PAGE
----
The ability of language to portray our greatness, miseries and contradictions will never cease to surprise us. Our competitive gene has led us to praise the first, the one who breaks the finish line or treads unknown terrain. The ‘primus inter pares’ is the aristocratic anointing of the leader among equals – another of our brilliant paradoxes; The Greek equivalent of it is the ‘protos’, with the beautiful meaning that links Hellenic theater with celluloid, since the protagonist is nothing more than the one who leads the catharsis for us, the spectators.
However, in language revolts, and despite having the same root, first is not the same as primary. As if it were a drift of the continents, what at first was a powerful identification, over time has acquired derogatory overtones, pointing to the growing sophistication of the secondary and, especially the tertiary, pyramidal projection associated with the slipstream of civilization and progress. The countryside is the archetype of the primary sector, the strategic reservoir of our own survival, but also the board where revolutionary or retrograde iconographies were settled. Among the first, the obvious link between agriculture and the anarcho-syndicalist movement arises, with so much historical roots in Andalusia. But it has also been the fiefdom of reactionary uprisings, inspired by the creed of primality and tradition. Therein lies, to a large extent, the germ of the Vendée wars in France, which unsuccessfully tried to stop the triumph of the Revolution; or that essence of hay and farmhouse that always tried to maintain the ideology of Carlism.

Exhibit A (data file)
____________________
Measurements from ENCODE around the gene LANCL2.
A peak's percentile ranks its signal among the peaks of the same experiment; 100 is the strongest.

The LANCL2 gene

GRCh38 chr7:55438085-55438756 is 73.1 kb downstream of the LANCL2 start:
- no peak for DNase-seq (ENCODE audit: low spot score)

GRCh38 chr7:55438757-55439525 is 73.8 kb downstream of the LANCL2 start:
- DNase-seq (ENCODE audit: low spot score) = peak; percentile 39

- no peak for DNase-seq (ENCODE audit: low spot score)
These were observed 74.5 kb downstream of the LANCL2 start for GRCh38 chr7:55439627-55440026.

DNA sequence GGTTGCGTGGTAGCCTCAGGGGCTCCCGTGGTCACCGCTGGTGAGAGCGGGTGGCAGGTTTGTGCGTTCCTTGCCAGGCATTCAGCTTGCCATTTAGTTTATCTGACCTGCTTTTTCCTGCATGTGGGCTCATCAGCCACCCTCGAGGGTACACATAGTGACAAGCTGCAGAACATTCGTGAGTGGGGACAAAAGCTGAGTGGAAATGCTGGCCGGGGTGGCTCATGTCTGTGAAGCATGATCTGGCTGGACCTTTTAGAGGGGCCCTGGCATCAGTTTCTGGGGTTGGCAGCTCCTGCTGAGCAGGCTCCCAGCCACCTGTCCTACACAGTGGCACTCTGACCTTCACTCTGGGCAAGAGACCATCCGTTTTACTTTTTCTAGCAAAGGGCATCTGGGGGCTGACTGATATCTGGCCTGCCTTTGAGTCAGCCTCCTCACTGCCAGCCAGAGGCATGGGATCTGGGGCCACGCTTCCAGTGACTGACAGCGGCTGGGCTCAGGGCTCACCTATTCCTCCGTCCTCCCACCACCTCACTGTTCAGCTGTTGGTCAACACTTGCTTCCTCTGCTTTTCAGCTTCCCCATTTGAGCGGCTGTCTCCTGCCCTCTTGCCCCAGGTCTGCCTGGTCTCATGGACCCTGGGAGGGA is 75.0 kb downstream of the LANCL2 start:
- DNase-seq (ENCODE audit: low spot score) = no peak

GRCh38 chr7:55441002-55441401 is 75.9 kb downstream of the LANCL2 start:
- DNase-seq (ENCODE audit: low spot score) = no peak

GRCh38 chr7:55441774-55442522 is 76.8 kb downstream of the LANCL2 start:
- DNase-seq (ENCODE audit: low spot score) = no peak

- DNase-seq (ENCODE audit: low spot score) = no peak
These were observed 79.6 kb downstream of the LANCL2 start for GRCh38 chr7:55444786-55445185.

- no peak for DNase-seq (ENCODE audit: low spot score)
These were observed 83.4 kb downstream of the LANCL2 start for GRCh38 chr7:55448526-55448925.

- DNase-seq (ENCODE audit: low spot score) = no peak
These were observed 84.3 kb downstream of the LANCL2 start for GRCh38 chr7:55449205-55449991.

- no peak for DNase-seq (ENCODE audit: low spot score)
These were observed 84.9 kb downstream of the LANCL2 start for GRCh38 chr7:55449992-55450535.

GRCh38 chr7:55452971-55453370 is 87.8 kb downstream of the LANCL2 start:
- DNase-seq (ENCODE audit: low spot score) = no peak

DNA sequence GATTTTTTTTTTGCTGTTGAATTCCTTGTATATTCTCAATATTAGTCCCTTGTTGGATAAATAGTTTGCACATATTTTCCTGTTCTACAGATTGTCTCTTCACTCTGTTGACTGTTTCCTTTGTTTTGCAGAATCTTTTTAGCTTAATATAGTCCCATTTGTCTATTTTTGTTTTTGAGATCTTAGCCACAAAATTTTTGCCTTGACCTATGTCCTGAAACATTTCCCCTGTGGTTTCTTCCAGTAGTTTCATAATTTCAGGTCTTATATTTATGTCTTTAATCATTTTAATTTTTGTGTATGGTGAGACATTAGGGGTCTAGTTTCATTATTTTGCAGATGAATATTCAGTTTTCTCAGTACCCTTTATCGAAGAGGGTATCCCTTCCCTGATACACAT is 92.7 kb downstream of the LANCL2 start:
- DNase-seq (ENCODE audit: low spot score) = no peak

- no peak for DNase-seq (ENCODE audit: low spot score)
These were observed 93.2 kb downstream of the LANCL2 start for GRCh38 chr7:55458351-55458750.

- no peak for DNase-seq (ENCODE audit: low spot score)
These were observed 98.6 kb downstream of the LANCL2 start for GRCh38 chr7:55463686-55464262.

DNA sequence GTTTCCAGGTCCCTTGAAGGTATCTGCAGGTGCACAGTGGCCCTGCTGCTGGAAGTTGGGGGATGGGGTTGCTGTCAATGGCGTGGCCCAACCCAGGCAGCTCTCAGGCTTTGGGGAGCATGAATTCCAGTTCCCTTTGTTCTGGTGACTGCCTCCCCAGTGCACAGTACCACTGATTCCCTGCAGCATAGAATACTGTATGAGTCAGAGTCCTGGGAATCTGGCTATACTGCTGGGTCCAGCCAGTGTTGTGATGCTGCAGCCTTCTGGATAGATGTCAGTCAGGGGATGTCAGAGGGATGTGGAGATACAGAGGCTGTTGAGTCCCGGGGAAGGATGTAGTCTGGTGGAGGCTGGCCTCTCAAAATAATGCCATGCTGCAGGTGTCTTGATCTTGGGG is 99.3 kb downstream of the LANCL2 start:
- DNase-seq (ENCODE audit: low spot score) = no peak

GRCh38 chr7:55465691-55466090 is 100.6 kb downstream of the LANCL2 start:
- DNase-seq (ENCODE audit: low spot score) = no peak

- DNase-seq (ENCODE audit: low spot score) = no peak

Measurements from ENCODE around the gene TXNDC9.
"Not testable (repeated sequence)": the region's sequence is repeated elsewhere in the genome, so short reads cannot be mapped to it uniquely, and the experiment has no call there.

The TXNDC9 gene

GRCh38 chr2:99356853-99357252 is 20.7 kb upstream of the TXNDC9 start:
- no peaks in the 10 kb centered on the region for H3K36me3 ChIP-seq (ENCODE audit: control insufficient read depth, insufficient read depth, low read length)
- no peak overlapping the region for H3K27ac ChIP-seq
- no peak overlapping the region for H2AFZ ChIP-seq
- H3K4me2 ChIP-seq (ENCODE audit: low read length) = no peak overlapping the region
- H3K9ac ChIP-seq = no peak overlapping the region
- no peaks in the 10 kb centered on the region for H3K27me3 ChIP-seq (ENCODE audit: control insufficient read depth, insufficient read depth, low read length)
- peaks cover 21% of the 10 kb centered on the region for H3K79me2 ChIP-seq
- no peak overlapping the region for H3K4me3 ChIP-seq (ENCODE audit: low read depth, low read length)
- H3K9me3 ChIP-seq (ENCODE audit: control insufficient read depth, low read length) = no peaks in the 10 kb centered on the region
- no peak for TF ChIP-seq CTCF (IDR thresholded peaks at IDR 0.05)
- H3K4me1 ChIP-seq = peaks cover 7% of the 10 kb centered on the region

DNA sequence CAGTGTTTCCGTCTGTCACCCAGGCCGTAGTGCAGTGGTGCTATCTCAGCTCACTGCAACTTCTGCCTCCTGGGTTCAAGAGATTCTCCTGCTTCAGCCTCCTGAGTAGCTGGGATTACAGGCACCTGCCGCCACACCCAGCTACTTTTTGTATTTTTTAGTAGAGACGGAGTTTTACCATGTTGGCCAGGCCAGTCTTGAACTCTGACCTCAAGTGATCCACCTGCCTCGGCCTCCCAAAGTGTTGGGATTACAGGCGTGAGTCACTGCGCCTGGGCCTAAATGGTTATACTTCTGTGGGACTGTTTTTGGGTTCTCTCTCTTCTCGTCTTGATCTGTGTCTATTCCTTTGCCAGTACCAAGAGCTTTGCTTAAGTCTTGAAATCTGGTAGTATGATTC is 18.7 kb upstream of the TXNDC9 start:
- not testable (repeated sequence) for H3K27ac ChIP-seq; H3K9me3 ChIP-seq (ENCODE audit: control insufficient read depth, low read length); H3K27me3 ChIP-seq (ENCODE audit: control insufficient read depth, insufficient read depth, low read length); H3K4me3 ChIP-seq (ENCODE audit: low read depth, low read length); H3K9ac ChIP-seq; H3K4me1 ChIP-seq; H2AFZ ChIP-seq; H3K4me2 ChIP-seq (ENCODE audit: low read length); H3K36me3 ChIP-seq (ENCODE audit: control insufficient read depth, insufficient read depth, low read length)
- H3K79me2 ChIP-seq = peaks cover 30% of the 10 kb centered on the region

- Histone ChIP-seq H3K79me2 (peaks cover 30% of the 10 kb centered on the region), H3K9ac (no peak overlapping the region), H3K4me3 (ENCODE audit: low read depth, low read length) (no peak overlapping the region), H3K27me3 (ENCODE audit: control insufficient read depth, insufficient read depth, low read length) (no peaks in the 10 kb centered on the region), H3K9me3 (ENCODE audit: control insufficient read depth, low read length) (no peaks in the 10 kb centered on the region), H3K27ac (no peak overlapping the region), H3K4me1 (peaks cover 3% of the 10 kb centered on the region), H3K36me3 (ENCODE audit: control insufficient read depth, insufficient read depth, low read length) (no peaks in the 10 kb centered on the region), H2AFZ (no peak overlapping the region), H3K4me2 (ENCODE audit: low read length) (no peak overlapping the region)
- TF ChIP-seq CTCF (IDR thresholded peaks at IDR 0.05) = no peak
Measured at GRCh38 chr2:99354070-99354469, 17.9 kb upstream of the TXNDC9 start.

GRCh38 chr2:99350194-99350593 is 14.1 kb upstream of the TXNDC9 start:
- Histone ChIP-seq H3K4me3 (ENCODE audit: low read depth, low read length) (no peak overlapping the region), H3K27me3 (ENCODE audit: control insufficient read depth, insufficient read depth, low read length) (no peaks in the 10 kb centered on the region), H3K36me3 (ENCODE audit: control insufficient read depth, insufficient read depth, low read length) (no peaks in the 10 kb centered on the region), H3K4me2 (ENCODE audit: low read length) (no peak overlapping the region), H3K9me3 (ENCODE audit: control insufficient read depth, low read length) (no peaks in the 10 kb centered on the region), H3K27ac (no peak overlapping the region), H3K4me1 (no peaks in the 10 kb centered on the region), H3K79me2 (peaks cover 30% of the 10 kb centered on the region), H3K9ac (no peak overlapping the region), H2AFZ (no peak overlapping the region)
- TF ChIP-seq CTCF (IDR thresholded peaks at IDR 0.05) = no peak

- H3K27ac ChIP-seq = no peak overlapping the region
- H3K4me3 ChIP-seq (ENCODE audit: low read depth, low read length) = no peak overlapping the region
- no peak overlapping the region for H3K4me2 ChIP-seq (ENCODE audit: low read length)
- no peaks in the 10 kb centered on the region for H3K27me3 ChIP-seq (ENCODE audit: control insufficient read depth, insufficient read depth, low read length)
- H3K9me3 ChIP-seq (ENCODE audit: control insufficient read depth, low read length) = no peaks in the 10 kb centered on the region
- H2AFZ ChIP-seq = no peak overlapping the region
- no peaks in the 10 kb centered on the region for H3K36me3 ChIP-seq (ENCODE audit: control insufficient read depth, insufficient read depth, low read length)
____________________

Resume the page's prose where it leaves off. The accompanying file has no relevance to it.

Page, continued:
The hypocritical stoning of developmentalism was based on the massive migration from the countryside to the city. We empathize with agricultural work because of its primitive rather than primary nature; for associating them with the naturalness of a dairy farm and other clichés that dismantle us urbanites, incapable of following those rhythms beyond the childish pedagogy of a farm school.
Farmers have expressed their discontent following the French lead, which is much more inclined to challenge European institutions. José Bové already did it almost a quarter of a century ago, leading his crusade against McDonald’s in the diapers of anti-globalization; compatible with that of bursting the merchandise of Spanish trucks, almost as old as the black thread. Now the “and you, more” has been preached, always endorsing unfair competition on the outsider; and shaking the Commission, taking advantage of the fact that there are European elections in June and weakening ecological technicalities that, overnight, have ceased to have as much substance – perhaps in a somewhat irresponsible manner.
The level of empathy towards the countryside is great, much greater than other groups that also put forward their demands – driving away hunger is the first circle of sovereignty. However, it can spill out like a milk jug if its demands are oversized at the cost of strangling the national economy. He cannot consider enclosing the Cortes or the Moncloa with tractors as if Hannibal were taking his elephants to Rome. Here, autarky has its own connotations, linked to Judeo-Masonic conspiracies and ration cards. And, no matter how much it is reviled, the Common Market has been the lifeline of this comeback in prosperity of the last four decades. This is fully compatible with greater homologation requirements that result in the quality of the products and the peace of mind of the consumer.
That thing about the yellow tractor once wanted to be a kind of anthem of rural pride, with the attractive appearance of the festivals as an evocative meeting point. Topics are deactivated in understanding, beginning by eradicating negative connotations. Primaries, then, a lot of honor.
** Degree in Law. Graduated in Environmental Sciences. Writer